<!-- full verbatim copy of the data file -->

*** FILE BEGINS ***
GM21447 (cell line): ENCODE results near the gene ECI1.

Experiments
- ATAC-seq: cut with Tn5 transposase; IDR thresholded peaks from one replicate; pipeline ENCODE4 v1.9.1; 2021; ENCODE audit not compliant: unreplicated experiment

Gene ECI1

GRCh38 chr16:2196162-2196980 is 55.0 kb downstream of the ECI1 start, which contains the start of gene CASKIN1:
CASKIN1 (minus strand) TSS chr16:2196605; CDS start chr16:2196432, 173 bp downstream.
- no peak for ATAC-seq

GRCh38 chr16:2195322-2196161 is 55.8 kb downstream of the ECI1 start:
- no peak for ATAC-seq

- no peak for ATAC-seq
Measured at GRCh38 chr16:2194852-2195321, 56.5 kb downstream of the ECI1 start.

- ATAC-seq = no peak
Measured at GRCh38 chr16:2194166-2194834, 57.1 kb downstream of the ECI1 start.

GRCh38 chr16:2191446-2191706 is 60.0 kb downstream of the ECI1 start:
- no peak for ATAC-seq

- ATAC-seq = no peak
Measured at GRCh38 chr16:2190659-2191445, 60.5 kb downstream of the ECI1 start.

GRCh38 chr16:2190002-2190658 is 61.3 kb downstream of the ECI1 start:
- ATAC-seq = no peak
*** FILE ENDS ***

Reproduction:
GM21447 (cell line): ENCODE results near the gene ECI1.

Experiments
- ATAC-seq: cut with Tn5 transposase; IDR thresholded peaks from one replicate; pipeline ENCODE4 v1.9.1; 2021; ENCODE audit not compliant: unreplicated experiment

Gene ECI1

GRCh38 chr16:2196162-2196980 is 55.0 kb downstream of the ECI1 start, which contains the start of gene CASKIN1:
CASKIN1 (minus strand) TSS chr16:2196605; CDS start chr16:2196432, 173 bp downstream.
- no peak for ATAC-seq

GRCh38 chr16:2195322-2196161 is 55.8 kb downstream of the ECI1 start:
- no peak for ATAC-seq

- no peak for ATAC-seq
Measured at GRCh38 chr16:2194852-2195321, 56.5 kb downstream of the ECI1 start.

- ATAC-seq = no peak
Measured at GRCh38 chr16:2194166-2194834, 57.1 kb downstream of the ECI1 start.

GRCh38 chr16:2191446-2191706 is 60.0 kb downstream of the ECI1 start:
- no peak for ATAC-seq

- ATAC-seq = no peak
Measured at GRCh38 chr16:2190659-2191445, 60.5 kb downstream of the ECI1 start.

GRCh38 chr16:2190002-2190658 is 61.3 kb downstream of the ECI1 start:
- ATAC-seq = no peak